“The difference between a good painting and a great one is the sensitivity to edges,” Neal told the workshop participants. “Most artists rely too heavily on hard edges, in part because they depend on photographs that average values and impose sharp separations between them.
There are two important types of edges: lost and found,” he continued. “An inexperienced artist is tempted to ‘find’ too many edges. To avoid that, I recommend squinting when looking at the model so most edges disappear and only those that remain crisp in the area of focus are worth painting with clear distinction. Whistler sad to ‘bring it out of the mist and then put it back into the mist.’
“Another way of getting more lost edges is to use larger brushes and simplify forms,” Neal continued. “I often recommend that students put away all their small brushes so they are forced to use larger brushes than they are accustomed to. That will help them record an impression of what they see rather than the detailed representation of that subject. It’s harder to paint sharp lines and hard edges with a big bristle brush than it is with a sable-hair brush.
“It also helps to simplify shapes,” Neal added. “Robert Henri used to pose the model in one room and have the students paint in another after they studied the figure. That way they would only paint the simple forms they remember rather than the details they studied. The point was to see the overall effect and the most characteristic forms.”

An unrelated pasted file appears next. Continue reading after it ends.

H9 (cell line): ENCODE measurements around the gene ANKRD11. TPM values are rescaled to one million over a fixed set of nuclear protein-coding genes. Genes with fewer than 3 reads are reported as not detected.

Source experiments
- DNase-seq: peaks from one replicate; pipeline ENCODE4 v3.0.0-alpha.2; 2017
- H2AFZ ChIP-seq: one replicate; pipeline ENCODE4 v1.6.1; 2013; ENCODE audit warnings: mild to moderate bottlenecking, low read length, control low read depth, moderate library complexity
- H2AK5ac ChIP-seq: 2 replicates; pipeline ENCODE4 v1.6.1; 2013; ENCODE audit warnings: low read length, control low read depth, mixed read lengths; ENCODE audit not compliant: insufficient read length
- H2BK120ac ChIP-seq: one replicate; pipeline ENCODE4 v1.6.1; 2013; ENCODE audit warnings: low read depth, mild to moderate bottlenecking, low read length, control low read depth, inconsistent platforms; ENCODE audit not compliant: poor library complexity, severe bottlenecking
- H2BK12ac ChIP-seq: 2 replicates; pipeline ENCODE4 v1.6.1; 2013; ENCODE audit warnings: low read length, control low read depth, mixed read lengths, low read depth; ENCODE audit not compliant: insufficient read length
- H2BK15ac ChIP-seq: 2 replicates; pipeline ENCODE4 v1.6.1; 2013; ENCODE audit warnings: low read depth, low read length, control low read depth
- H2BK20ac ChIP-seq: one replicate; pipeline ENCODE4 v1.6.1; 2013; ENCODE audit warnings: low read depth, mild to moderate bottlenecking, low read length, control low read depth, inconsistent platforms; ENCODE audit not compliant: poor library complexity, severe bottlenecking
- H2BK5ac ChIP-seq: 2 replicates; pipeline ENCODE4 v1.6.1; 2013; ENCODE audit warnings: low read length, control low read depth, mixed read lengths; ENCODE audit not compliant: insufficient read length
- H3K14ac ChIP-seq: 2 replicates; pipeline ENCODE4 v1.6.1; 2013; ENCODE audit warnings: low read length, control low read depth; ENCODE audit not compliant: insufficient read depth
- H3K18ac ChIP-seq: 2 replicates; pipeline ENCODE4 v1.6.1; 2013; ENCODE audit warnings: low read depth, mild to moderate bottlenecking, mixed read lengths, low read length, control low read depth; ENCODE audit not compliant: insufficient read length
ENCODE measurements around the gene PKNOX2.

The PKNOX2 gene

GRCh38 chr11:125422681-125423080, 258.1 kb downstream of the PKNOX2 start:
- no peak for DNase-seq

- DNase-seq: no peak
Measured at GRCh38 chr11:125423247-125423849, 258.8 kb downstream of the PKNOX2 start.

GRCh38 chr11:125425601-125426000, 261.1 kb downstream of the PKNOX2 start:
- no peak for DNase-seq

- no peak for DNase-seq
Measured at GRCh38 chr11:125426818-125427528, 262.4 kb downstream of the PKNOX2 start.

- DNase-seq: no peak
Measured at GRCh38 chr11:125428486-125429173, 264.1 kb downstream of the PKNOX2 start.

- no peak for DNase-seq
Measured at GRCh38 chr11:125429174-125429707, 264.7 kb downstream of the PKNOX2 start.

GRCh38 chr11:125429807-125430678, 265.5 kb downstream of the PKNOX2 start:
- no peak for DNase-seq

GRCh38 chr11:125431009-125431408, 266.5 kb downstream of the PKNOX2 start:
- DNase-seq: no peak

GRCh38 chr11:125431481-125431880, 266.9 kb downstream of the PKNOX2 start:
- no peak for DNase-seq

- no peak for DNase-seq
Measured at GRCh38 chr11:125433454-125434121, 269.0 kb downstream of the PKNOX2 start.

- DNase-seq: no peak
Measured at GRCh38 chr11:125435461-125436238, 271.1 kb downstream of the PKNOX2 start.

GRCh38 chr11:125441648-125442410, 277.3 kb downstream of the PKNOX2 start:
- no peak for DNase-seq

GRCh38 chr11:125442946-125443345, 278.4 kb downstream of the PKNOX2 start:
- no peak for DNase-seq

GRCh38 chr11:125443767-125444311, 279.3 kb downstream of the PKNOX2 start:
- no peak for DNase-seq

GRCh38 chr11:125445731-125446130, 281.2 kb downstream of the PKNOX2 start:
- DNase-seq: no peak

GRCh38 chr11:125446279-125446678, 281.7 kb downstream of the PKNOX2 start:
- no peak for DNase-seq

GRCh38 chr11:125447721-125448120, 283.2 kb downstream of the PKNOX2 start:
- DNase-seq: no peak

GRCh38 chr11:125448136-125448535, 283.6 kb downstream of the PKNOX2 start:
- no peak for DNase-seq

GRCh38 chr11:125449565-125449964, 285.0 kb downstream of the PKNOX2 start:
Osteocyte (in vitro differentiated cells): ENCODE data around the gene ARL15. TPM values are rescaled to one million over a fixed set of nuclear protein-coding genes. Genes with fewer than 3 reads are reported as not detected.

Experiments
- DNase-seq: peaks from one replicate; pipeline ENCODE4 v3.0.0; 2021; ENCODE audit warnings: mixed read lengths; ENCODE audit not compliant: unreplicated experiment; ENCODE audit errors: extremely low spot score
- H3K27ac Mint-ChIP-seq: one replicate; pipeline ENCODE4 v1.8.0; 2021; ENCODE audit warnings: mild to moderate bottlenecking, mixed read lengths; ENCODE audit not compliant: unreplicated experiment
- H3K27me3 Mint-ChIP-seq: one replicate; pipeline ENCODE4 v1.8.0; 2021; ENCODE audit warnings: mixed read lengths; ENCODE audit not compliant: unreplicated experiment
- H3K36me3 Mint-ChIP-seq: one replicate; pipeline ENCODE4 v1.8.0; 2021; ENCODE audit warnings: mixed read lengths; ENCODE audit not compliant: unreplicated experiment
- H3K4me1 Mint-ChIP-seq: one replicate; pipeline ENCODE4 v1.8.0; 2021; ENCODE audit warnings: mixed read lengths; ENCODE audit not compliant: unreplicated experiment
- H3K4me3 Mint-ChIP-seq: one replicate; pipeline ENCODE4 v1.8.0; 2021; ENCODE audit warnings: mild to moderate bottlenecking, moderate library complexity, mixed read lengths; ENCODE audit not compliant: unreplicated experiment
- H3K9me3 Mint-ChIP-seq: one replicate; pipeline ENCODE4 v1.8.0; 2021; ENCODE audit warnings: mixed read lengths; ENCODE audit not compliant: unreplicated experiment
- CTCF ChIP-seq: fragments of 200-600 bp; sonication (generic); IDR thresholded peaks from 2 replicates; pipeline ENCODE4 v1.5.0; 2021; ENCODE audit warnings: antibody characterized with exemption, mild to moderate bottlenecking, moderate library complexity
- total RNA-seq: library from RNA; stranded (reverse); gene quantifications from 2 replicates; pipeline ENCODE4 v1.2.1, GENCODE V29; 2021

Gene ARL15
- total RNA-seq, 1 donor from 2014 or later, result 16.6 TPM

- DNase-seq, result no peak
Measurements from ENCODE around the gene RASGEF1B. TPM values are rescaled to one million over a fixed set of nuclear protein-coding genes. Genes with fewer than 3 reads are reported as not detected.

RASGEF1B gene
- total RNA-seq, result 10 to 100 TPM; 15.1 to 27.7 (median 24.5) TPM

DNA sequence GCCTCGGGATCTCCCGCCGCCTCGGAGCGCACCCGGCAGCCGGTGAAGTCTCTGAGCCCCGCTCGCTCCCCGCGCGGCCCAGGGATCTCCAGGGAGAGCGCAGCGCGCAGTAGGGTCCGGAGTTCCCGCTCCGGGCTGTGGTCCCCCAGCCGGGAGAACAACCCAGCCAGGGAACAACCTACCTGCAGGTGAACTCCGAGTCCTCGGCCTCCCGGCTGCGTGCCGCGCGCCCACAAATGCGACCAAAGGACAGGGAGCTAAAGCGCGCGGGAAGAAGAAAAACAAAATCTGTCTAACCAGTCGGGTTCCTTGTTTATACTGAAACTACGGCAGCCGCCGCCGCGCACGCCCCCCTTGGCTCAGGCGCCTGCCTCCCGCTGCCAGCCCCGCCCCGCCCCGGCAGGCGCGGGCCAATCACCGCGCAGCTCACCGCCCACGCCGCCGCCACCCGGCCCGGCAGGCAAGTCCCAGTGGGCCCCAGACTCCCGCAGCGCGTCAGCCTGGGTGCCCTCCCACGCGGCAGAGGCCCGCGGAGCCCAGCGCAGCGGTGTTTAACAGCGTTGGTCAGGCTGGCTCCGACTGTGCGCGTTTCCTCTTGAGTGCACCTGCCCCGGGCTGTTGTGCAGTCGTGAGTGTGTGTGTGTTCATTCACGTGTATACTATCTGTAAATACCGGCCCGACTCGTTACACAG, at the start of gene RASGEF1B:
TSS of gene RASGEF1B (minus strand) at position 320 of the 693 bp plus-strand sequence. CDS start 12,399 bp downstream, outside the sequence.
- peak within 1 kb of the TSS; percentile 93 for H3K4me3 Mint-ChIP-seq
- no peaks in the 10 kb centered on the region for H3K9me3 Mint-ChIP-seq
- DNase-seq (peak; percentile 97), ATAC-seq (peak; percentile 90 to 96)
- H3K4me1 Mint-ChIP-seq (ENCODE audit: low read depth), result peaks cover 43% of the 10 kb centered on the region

“My strongest recommendation to students concerning color is that they work with a limited palette,” Neal says. “If they keep the selection of tube colors down to a few that intermix well to offer a full range of hues and temperatures, they will find it much easier to establish harmonious relationships between those mixtures. Ultimately, value is more important than pigment selections.”
In addition to basing color mixtures on value, Neal points out that color temperature is also important. “In most situations, the temperature of the light is the opposite of that of the shadow,” he explains. “So, if warm sunlight is illuminating the light side of a tree, for example, the colors in the shadows will be cool. In simplest terms, you would push the light toward a warm yellow and the shadow toward a cool purple. Conversely, on an overcast day the light might be a cool blue tone and the shadow would be a warm color.
To make the appropriate judgments about color, Neal recommends that his students use a wooden palette that approximates the tone of the canvas. “It helps to judge the appropriateness of a color mixture against a palette that is the same color and value as the painting surface,” he explained.